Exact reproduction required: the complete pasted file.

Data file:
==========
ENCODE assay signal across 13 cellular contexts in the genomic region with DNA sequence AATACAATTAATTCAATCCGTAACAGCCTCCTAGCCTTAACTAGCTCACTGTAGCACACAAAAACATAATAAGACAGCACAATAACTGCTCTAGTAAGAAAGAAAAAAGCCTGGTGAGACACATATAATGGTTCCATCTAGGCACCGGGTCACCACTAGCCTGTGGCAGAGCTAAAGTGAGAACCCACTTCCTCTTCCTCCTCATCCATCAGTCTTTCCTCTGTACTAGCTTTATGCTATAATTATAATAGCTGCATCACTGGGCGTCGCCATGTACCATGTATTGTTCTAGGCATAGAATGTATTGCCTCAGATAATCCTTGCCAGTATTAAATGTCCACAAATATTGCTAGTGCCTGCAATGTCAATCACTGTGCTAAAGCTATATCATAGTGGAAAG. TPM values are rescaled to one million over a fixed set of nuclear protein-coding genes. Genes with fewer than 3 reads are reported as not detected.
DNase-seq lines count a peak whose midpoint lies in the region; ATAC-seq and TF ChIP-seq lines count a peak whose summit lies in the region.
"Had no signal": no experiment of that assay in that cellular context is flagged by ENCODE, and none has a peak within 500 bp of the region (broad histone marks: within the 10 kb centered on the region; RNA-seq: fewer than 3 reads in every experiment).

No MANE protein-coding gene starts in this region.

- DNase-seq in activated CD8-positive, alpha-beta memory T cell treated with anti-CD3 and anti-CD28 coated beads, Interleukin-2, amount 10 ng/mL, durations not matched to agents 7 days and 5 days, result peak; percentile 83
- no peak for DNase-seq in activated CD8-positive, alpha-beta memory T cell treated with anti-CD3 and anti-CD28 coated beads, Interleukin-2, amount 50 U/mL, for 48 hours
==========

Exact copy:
ENCODE assay signal across 13 cellular contexts in the genomic region with DNA sequence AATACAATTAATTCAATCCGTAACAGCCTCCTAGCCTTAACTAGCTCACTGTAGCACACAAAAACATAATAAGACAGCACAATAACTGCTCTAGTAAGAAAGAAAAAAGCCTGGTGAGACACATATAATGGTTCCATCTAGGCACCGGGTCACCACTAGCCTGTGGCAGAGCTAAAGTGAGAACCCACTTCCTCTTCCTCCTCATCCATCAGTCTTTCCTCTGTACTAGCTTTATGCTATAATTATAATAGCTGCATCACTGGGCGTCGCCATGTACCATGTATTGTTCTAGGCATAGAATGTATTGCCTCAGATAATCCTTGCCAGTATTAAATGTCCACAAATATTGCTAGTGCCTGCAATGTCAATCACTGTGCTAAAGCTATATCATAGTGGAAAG. TPM values are rescaled to one million over a fixed set of nuclear protein-coding genes. Genes with fewer than 3 reads are reported as not detected.
DNase-seq lines count a peak whose midpoint lies in the region; ATAC-seq and TF ChIP-seq lines count a peak whose summit lies in the region.
"Had no signal": no experiment of that assay in that cellular context is flagged by ENCODE, and none has a peak within 500 bp of the region (broad histone marks: within the 10 kb centered on the region; RNA-seq: fewer than 3 reads in every experiment).

No MANE protein-coding gene starts in this region.

- DNase-seq in activated CD8-positive, alpha-beta memory T cell treated with anti-CD3 and anti-CD28 coated beads, Interleukin-2, amount 10 ng/mL, durations not matched to agents 7 days and 5 days, result peak; percentile 83
- no peak for DNase-seq in activated CD8-positive, alpha-beta memory T cell treated with anti-CD3 and anti-CD28 coated beads, Interleukin-2, amount 50 U/mL, for 48 hours